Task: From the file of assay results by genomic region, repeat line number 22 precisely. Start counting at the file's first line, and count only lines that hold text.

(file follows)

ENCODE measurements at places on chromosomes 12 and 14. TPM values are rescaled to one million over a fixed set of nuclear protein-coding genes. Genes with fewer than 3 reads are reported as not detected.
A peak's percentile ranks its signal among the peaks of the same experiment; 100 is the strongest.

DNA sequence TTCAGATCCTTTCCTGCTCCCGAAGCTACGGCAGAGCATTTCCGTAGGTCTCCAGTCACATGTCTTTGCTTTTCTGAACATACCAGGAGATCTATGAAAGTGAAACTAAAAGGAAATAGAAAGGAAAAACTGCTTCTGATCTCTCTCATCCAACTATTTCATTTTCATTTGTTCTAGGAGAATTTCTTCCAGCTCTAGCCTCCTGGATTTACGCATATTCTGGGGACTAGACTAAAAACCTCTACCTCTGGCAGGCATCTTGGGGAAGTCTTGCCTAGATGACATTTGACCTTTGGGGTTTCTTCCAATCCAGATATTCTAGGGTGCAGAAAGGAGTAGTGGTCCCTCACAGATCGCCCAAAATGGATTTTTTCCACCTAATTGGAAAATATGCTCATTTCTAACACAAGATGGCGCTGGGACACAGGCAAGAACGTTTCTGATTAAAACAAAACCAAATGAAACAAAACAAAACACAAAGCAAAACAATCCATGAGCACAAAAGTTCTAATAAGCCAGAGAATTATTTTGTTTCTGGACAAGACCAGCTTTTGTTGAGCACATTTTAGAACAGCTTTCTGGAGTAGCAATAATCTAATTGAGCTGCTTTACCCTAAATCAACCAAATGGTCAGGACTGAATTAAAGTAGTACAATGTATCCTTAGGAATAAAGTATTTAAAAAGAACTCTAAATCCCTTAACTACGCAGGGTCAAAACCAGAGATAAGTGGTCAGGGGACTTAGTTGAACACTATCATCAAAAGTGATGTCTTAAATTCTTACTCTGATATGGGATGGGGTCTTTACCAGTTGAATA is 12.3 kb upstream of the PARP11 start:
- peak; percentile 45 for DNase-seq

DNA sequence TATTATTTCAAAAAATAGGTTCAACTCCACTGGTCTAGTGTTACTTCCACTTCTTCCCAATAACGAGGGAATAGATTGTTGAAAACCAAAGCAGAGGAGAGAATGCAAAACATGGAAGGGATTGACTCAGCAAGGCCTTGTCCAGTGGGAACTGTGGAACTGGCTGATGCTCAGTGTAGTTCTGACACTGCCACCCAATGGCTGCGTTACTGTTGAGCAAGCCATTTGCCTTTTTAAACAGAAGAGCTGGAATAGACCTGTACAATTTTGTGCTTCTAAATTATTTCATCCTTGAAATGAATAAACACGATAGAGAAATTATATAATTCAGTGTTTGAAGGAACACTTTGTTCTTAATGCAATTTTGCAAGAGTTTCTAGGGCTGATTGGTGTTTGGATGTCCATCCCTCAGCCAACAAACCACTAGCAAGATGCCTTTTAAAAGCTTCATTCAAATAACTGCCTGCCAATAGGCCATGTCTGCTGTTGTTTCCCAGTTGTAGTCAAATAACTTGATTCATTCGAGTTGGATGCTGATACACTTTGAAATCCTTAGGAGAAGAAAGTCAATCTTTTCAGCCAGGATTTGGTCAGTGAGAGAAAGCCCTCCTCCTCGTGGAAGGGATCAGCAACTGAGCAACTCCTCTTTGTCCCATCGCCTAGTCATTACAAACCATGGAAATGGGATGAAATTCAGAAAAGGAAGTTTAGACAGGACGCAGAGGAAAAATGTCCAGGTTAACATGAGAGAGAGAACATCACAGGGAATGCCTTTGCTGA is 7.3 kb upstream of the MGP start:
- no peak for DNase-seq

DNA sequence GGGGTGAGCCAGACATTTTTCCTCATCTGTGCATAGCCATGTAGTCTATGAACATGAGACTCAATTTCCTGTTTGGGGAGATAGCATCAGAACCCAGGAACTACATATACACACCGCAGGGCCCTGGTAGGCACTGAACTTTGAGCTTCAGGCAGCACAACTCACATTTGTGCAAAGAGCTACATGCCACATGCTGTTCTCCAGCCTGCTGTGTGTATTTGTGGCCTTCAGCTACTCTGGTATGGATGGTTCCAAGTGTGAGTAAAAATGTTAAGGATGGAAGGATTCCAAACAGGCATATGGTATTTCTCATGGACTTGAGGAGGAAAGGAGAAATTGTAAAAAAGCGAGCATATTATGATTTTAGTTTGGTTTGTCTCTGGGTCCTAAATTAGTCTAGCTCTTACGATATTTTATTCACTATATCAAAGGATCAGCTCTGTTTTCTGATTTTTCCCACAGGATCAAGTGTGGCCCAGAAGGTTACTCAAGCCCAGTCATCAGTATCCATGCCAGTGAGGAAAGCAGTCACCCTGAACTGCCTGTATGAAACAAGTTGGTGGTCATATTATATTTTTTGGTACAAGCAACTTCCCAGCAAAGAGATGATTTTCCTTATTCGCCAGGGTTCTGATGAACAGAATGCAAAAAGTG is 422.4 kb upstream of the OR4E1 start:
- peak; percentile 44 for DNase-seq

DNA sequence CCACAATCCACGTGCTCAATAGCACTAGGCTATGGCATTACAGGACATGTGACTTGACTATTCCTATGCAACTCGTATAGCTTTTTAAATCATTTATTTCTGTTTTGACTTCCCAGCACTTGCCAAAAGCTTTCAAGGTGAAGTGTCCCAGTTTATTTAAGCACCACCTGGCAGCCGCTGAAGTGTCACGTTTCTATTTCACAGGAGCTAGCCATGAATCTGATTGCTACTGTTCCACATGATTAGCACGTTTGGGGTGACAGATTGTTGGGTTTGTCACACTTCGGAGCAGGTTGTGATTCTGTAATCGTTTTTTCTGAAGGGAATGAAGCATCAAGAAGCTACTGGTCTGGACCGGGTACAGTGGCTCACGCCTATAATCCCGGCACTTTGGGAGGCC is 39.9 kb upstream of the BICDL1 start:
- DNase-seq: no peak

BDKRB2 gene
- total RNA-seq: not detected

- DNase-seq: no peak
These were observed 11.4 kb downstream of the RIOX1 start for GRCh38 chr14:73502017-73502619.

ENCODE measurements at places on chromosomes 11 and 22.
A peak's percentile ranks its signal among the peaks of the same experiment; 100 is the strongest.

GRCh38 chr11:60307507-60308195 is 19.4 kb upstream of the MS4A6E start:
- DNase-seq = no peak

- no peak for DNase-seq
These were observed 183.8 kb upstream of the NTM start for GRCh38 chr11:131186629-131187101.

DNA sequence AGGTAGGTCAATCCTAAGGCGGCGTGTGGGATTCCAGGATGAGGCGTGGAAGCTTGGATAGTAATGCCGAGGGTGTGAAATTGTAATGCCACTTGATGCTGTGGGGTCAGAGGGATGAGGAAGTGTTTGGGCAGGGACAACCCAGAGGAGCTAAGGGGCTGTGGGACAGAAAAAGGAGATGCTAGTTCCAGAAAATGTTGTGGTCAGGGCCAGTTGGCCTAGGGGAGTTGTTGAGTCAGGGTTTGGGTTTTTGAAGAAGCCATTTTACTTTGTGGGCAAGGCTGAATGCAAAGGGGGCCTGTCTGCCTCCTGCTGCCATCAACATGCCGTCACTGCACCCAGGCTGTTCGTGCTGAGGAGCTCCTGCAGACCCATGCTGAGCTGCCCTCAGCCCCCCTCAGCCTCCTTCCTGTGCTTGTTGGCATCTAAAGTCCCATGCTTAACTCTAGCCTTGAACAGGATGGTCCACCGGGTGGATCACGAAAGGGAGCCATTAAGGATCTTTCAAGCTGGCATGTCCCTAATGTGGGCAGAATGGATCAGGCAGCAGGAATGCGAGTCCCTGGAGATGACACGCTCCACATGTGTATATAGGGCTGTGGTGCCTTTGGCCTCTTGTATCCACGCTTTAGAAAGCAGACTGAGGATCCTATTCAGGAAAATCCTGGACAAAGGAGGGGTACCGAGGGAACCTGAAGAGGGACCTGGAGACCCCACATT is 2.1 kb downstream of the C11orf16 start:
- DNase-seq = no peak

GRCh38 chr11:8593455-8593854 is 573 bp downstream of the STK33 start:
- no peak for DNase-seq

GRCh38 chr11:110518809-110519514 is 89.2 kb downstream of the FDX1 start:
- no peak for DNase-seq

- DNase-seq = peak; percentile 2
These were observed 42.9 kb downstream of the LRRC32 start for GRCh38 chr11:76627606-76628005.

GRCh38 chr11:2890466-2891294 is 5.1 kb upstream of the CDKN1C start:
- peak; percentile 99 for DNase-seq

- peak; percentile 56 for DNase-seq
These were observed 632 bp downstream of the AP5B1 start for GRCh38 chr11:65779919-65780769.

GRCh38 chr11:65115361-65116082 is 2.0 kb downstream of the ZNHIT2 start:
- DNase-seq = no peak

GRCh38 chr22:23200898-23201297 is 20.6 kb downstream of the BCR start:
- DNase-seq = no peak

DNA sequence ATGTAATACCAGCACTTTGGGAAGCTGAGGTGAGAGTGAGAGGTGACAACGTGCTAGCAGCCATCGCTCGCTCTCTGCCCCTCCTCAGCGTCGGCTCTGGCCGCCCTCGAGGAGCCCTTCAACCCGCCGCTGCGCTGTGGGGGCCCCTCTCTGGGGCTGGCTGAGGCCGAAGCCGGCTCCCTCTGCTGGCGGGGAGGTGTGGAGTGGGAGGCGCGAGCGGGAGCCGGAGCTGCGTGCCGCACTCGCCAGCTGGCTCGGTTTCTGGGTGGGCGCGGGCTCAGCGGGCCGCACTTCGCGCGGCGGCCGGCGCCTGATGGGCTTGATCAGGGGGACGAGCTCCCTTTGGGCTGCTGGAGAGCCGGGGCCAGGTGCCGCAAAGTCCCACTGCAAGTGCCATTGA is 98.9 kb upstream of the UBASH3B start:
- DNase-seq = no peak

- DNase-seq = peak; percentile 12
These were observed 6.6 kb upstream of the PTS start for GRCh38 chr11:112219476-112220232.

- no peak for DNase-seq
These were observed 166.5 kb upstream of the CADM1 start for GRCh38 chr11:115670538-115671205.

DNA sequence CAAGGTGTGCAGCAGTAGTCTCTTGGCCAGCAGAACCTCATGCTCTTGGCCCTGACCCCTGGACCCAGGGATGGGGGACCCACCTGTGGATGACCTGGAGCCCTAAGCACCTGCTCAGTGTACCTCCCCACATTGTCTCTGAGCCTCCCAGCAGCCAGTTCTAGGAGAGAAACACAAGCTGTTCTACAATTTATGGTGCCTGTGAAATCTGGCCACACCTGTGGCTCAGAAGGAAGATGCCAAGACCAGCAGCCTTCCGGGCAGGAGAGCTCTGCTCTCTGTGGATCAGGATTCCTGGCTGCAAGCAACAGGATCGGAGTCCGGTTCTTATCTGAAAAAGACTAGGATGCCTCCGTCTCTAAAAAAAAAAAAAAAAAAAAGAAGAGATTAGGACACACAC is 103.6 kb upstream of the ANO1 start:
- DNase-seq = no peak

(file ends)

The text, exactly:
- DNase-seq = no peak